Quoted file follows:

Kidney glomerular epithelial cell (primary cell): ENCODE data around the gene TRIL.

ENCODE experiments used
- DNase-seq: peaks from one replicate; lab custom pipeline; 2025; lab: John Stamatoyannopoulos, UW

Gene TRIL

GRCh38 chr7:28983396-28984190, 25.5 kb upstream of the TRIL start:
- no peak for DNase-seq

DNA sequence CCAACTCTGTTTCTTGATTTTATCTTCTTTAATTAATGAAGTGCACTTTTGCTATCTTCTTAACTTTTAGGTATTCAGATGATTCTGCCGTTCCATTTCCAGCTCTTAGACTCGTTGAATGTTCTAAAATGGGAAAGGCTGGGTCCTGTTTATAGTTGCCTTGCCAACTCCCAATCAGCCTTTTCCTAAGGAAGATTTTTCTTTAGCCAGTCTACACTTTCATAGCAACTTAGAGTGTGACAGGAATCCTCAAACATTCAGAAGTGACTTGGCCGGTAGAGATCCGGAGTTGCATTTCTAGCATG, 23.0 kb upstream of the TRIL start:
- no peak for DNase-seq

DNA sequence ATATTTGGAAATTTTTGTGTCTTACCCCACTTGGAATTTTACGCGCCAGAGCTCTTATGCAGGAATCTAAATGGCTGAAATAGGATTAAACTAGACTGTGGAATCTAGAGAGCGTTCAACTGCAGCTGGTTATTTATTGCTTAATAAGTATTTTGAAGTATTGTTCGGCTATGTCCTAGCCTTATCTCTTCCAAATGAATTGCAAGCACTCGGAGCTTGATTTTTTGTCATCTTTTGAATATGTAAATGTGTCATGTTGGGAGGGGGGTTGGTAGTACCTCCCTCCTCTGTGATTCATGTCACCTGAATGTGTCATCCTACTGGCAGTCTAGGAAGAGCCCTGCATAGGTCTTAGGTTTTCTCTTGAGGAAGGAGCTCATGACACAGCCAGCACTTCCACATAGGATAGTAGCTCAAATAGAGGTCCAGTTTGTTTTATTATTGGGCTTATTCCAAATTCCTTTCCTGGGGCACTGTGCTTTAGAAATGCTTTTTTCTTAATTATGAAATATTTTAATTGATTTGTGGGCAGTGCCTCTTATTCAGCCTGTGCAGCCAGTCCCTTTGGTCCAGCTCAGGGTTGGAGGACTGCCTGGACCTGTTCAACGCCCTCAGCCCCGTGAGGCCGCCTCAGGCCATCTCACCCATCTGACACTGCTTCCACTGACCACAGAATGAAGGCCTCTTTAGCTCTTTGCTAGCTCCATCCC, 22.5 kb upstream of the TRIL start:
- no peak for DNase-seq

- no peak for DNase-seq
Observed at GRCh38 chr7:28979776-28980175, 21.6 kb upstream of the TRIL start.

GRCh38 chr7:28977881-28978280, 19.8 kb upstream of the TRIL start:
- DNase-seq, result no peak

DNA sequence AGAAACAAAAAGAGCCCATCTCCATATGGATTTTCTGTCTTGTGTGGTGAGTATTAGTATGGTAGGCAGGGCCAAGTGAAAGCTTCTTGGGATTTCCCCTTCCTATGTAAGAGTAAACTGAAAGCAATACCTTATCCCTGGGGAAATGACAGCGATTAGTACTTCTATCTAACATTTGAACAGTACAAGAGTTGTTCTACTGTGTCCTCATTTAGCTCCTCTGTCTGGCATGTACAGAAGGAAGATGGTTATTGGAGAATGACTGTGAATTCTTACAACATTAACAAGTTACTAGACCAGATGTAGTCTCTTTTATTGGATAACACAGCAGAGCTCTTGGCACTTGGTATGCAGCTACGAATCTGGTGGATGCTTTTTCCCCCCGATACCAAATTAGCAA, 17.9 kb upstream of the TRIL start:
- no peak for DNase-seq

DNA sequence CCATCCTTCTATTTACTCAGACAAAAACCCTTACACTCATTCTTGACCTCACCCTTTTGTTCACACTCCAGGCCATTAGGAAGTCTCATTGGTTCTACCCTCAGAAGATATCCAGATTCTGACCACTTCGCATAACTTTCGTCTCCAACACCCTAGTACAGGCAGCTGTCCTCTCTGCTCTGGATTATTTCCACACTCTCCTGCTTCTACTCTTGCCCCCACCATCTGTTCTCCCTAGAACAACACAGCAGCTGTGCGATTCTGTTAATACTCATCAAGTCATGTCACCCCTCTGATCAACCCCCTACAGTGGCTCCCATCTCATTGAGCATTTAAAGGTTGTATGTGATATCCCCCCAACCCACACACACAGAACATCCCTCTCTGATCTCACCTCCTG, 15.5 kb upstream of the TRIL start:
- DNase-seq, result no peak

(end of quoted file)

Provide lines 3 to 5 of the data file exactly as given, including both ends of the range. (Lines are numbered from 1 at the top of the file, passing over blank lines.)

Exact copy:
- DNase-seq: peaks from one replicate; lab custom pipeline; 2025; lab: John Stamatoyannopoulos, UW

Gene TRIL

GRCh38 chr7:28983396-28984190, 25.5 kb upstream of the TRIL start: